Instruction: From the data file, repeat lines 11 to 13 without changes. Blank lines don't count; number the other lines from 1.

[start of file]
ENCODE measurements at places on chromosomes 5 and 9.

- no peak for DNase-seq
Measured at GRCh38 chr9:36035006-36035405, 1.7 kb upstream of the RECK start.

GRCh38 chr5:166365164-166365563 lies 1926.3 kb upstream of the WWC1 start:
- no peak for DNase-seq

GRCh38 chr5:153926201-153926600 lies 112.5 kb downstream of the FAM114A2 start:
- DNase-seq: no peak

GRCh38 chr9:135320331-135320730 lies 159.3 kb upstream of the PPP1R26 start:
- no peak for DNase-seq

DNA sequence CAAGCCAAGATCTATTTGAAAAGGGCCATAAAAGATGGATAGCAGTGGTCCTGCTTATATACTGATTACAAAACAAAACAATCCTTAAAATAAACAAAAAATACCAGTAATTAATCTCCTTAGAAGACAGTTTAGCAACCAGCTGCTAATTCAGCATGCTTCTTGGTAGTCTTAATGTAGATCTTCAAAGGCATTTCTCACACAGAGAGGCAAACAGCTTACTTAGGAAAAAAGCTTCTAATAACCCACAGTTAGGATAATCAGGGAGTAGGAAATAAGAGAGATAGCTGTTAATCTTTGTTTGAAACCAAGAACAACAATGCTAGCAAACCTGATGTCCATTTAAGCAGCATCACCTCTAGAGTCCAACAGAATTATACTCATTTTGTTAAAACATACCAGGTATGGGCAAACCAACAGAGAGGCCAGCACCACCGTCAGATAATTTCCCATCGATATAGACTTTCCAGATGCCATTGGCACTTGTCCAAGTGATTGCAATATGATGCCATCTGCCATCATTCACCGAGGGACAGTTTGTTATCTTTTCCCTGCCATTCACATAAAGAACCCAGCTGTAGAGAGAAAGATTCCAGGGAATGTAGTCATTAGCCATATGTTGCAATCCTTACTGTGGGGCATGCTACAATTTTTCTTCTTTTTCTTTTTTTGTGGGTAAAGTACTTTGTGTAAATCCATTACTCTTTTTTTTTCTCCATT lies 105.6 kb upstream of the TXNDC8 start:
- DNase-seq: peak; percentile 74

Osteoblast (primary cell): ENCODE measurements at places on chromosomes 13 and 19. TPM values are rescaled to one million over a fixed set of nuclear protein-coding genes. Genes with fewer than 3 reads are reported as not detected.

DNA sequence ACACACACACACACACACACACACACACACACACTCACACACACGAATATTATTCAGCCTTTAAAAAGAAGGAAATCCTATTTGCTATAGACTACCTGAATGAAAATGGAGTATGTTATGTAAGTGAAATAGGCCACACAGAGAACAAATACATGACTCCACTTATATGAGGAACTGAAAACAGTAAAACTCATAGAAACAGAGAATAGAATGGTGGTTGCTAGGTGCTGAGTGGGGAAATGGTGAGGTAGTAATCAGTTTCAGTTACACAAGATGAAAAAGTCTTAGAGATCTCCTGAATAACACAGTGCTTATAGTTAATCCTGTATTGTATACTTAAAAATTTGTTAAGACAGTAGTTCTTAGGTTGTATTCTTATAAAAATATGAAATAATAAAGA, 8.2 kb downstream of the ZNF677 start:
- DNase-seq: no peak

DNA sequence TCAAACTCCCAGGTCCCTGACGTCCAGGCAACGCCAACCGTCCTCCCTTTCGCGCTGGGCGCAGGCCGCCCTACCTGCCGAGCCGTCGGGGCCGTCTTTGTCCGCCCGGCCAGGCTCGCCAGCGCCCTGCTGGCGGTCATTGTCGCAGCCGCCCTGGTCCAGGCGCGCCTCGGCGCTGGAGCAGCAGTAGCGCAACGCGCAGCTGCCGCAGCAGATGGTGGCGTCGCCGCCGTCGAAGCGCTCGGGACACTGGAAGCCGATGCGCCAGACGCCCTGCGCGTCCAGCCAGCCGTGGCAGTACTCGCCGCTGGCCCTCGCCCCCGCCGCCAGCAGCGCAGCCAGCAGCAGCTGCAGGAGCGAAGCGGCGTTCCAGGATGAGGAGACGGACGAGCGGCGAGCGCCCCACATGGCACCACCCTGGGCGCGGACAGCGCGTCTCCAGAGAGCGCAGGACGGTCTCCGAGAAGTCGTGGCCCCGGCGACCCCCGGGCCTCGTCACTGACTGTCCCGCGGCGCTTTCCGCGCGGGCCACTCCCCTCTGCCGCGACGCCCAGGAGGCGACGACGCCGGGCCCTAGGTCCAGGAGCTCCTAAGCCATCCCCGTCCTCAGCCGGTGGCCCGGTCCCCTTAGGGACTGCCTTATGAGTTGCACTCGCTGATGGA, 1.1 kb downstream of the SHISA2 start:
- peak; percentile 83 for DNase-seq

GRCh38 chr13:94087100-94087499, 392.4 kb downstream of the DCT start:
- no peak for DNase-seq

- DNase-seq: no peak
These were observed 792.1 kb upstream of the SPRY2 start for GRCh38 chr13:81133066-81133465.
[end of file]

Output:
- DNase-seq: peak; percentile 74

Osteoblast (primary cell): ENCODE measurements at places on chromosomes 13 and 19. TPM values are rescaled to one million over a fixed set of nuclear protein-coding genes. Genes with fewer than 3 reads are reported as not detected.

DNA sequence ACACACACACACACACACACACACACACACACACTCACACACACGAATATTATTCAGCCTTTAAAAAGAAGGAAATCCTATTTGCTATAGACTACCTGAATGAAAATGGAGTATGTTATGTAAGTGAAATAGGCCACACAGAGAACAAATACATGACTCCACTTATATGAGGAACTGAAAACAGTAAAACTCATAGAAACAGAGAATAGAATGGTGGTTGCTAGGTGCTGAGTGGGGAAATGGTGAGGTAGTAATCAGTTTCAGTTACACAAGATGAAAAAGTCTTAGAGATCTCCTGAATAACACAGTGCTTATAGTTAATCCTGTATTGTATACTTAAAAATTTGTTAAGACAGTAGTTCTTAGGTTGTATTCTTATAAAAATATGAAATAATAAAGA, 8.2 kb downstream of the ZNF677 start: